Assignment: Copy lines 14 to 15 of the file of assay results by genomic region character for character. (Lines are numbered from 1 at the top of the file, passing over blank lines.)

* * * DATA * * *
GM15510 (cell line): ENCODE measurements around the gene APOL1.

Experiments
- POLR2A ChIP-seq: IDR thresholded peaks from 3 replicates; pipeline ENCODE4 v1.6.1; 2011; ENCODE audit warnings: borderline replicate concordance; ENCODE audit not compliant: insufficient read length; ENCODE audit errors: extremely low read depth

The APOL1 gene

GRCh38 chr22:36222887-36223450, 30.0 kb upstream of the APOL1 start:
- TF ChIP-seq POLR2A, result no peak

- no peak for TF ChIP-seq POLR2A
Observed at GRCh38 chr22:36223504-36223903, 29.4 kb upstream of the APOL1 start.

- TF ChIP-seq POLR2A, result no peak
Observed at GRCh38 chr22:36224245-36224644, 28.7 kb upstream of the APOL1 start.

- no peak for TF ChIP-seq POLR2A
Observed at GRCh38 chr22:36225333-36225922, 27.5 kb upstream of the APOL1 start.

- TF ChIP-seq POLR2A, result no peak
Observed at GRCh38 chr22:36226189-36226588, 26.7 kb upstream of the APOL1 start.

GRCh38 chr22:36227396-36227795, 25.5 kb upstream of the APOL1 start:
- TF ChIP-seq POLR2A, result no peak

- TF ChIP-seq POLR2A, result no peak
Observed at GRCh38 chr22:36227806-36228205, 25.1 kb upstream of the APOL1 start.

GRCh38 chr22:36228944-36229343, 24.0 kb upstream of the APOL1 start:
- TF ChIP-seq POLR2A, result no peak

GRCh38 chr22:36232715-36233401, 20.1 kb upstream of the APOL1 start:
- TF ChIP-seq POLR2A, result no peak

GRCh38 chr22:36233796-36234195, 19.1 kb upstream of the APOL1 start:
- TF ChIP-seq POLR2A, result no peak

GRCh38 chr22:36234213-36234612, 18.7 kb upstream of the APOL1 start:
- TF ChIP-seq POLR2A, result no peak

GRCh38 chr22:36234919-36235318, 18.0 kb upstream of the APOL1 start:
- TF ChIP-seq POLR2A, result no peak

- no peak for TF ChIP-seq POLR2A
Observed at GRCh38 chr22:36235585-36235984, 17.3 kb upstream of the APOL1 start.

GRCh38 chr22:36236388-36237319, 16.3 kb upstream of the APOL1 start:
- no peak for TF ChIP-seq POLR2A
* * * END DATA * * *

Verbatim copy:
Observed at GRCh38 chr22:36226189-36226588, 26.7 kb upstream of the APOL1 start.

GRCh38 chr22:36227396-36227795, 25.5 kb upstream of the APOL1 start: